Updated on May 27, 2017
1. ‘In the Labyrinth of Drakes’ by Marie Brennan
Brennan continues her Victorian-esque, dragon-laden, feminist fantasy series with In the Labyrinth of Drakes. This time our heroine, Isabella, travels to Akhia (this world’s version of Africa) to study desert drakes, the closest living thing to the classic winged, fire-breathing dragon we all know and love. (Incidentally, this is also the book in which Isabella acquires the name ‘Lady Trent’.)
(This is the fourth book in Brennan’s Lady Trent series. I have also reviewed all the others: A Natural History of Dragons, The Tropic of Serpents, Voyage of the Basilisk and Within the Sanctuary of Wings.)
This time Isabella’s quest has the approval of her home country’s military and scientific communities. She and Tom Wilker have been hired to study dragon procreation and work out a way to breed desert drakes for military purposes. Although Isabella doesn’t love the idea of dragons being used for war, she does recognise the scientific benefits of the trip and is happy to set off for Akhia indefinitely. However, during her time there she falls victim to several unfortunate events, not all of which are accidents…
I enjoyed this book simply because it returned to me a world I already adore and characters I love. However, something all of the other books have had is a single badass moment that has made me cheer at the page – but Drakes didn’t, really. I did get some heartpounding excitement from the discovery at the end, but it wasn’t quite as heroic-bordering-on-silly as I have come to expect from Isabella.
Drakes also deals quite a lot with the politics of Akhia, and Isabella’s relationship with Suhail (oh yes, he’s back, and now we know exactly who he is!). I like the romance between Isabella and Suhail – all very unspoken and mainly communicated through longing looks and Isabella’s stubbornness – but after a while I wanted less of that, and more dragons. The same applies to the politics: although it does a very good job of advancing the overall narrative of the series (especially regarding the search for an alternative building material to dragon bone), it did become a little too much the focus of the book, when we all know we’re here, primarily, for the dragons.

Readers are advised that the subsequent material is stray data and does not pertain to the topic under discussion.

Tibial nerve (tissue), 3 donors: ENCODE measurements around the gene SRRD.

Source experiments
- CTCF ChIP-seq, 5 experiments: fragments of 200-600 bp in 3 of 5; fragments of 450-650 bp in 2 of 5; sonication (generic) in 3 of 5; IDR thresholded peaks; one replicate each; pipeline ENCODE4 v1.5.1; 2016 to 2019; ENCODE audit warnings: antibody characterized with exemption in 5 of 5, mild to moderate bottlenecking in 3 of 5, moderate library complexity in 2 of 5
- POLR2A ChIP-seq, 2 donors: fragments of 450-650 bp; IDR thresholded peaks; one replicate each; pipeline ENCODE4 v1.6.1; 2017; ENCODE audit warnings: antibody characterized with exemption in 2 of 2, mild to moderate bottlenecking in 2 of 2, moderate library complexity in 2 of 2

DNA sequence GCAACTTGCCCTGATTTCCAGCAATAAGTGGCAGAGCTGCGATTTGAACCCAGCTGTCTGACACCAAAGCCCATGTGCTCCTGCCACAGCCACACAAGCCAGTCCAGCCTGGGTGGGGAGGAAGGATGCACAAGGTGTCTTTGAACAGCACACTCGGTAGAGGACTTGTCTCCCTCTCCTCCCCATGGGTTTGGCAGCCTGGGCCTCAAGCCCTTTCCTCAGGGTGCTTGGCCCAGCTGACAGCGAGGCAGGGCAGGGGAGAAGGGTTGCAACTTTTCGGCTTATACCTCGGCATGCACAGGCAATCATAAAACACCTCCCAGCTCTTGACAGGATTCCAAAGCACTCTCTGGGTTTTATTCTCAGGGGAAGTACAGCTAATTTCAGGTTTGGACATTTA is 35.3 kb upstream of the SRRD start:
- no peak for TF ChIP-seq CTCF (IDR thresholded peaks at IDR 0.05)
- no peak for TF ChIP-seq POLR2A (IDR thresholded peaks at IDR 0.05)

I really liked the introduction of Isabella’s brother, Andrew. We’ve seen him before, but this is the first time he’s been a major character and he was a good addition for his sense of humour and his ability to see right through Isabella (and sometimes know her better than she knows herself). I also liked all the zoological details about desert drakes’ hunting techniques, mating flights and egg laying. Isabella’s scientific experiments involving tiny hummingbird-like dragons called ‘honeyseekers’ were also really cool, and really added to the world-building around the different species of dragons.
All in all, if you’ve enjoyed the rest of Lady Trent’s adventures, reading Drakes will probably feel like wrapping yourself up in a familiar blanket, but, although the ending will probably get your heart racing, it isn’t the most captivating book in the series.
“People will forgive a slip, a weakness, a minor personal folly – when it comes from a man.”
Have you read this book? I’d love to know your thoughts!
Read my review of the final book in the series: Within the Sanctuary of Wings.
Want to read this? You can buy the book here.